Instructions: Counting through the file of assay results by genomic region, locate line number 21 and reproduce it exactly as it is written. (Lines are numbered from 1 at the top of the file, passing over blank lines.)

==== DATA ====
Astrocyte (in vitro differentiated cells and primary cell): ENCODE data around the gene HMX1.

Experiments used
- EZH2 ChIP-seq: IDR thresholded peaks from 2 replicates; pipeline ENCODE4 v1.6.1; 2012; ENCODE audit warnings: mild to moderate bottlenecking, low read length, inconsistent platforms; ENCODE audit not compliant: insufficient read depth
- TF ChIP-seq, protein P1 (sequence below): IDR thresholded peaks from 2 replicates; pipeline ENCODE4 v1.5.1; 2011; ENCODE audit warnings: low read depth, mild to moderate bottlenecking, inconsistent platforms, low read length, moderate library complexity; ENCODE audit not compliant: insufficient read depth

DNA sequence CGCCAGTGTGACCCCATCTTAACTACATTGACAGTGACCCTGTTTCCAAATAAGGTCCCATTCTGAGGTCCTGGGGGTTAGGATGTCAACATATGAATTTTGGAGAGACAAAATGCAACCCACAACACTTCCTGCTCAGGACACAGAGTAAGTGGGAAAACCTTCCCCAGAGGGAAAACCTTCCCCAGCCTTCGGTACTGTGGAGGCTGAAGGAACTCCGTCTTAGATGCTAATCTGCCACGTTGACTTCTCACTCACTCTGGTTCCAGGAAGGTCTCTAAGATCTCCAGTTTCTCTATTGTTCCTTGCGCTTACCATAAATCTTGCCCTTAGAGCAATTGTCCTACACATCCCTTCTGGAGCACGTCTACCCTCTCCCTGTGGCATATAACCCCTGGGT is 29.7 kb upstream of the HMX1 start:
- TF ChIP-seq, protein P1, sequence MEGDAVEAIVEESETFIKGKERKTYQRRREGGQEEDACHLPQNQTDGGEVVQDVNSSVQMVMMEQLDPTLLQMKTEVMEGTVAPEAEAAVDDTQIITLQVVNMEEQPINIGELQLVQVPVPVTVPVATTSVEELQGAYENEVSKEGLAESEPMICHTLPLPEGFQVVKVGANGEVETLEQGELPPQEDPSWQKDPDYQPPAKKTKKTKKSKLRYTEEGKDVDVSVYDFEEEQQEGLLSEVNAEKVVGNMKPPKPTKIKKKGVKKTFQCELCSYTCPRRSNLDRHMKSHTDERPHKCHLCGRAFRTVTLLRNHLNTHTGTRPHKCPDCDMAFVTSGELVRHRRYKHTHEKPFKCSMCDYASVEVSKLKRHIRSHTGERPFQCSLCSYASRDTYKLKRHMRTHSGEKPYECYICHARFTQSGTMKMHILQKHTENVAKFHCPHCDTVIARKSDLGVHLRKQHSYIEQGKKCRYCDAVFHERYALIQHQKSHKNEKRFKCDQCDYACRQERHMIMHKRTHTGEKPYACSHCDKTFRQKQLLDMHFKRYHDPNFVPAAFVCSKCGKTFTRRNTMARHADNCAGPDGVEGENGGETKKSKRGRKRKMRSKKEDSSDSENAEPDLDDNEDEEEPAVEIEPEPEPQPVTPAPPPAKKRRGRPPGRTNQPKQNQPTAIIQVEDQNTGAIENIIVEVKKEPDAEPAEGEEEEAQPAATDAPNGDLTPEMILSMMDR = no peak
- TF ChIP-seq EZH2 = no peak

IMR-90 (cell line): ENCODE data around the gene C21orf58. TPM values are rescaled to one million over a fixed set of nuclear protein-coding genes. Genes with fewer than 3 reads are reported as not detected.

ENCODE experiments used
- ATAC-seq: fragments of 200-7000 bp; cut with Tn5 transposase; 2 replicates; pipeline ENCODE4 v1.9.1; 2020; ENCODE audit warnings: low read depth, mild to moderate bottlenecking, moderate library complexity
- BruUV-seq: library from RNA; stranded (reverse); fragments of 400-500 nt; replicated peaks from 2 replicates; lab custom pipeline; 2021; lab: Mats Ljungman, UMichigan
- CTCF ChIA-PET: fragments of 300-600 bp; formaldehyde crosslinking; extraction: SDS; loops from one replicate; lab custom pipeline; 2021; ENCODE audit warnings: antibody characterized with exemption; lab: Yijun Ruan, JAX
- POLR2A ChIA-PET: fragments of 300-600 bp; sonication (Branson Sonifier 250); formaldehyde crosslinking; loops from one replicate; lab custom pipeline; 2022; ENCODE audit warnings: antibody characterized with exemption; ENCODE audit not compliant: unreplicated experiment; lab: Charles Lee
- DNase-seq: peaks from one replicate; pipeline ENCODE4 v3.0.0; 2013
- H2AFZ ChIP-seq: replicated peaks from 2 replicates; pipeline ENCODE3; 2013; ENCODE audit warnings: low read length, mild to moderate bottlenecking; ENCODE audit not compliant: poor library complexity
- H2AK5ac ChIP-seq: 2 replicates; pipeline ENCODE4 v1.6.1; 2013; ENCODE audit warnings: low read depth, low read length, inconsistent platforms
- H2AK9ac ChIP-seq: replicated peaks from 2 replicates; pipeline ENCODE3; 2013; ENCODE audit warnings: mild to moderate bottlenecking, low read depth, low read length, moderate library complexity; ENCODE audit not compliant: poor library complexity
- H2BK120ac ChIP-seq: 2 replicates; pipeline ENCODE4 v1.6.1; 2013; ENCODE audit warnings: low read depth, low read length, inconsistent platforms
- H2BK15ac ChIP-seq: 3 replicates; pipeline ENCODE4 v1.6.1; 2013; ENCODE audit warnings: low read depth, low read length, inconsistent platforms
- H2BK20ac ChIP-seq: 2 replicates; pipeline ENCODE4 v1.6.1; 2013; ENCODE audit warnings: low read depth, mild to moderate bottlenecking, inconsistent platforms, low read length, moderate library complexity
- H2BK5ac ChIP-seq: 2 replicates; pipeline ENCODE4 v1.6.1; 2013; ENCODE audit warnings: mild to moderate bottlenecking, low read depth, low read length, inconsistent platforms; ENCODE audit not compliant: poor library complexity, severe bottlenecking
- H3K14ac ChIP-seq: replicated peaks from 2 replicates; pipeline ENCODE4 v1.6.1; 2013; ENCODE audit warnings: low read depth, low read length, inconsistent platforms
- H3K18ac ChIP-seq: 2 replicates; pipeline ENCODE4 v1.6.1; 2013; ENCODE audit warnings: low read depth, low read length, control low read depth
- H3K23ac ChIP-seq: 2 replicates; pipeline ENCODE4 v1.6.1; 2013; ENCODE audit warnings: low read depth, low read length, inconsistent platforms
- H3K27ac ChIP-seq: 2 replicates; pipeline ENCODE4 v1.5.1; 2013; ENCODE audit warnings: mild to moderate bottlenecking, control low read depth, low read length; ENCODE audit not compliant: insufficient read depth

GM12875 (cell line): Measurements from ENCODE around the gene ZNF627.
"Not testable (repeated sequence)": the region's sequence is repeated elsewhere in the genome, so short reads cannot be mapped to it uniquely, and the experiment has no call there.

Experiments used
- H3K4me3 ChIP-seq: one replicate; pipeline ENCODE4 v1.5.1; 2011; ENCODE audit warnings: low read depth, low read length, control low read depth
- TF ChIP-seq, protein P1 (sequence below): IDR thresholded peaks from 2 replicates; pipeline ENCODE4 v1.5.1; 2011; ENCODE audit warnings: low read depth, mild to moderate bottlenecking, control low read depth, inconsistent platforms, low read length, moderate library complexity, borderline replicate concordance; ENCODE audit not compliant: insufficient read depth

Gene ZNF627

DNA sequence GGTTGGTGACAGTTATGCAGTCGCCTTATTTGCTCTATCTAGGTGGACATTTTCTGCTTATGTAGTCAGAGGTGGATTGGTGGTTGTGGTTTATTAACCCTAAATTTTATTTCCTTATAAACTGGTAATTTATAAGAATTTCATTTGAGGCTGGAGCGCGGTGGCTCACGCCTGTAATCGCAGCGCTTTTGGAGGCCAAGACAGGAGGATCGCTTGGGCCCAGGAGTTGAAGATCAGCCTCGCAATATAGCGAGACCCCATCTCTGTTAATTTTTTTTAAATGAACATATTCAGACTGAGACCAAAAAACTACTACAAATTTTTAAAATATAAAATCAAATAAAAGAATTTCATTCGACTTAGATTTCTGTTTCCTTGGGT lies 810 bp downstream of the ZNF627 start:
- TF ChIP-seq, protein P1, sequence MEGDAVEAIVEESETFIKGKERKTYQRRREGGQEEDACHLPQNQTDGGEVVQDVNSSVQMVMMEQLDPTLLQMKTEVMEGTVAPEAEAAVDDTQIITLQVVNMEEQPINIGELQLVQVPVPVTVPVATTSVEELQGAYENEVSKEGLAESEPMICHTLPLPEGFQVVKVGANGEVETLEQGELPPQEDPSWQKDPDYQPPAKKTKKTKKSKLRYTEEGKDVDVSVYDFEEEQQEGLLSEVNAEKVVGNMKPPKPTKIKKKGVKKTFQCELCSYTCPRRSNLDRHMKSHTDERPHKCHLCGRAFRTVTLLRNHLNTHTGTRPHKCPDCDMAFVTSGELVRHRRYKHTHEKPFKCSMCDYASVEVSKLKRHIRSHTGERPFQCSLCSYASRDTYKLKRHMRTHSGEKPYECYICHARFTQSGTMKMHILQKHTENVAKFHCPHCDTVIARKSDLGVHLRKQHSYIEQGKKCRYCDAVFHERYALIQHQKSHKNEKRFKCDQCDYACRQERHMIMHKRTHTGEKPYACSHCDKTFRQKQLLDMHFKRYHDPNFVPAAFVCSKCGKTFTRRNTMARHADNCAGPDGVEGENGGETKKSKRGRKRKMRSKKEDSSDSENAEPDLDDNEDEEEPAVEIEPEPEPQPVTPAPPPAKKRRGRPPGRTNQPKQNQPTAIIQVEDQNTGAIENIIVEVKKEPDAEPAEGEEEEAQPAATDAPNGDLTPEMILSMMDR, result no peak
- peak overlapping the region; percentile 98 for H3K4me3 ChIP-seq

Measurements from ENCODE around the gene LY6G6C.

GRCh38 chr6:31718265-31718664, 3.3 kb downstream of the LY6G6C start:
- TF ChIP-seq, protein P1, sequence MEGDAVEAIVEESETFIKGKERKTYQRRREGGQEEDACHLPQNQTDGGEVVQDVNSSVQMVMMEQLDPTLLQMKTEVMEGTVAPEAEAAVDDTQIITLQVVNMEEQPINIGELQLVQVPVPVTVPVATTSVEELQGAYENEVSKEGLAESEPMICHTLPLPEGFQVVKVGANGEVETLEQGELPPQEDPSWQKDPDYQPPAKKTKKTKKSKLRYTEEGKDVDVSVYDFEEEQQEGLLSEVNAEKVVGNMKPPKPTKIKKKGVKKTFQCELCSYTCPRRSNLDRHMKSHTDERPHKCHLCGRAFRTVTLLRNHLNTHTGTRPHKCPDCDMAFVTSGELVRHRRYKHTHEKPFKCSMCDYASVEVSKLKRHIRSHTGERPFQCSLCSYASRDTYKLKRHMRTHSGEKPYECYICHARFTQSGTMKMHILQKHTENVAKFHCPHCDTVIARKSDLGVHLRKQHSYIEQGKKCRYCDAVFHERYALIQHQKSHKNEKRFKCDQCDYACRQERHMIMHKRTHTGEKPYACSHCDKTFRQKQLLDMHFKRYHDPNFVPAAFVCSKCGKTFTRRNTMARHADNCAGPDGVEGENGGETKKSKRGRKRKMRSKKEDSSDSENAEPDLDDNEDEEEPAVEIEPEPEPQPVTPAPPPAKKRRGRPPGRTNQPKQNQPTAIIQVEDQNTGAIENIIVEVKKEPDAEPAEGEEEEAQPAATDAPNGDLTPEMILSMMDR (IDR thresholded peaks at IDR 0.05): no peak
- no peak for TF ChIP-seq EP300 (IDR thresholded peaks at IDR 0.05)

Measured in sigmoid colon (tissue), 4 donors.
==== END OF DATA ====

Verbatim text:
- H2BK5ac ChIP-seq: 2 replicates; pipeline ENCODE4 v1.6.1; 2013; ENCODE audit warnings: mild to moderate bottlenecking, low read depth, low read length, inconsistent platforms; ENCODE audit not compliant: poor library complexity, severe bottlenecking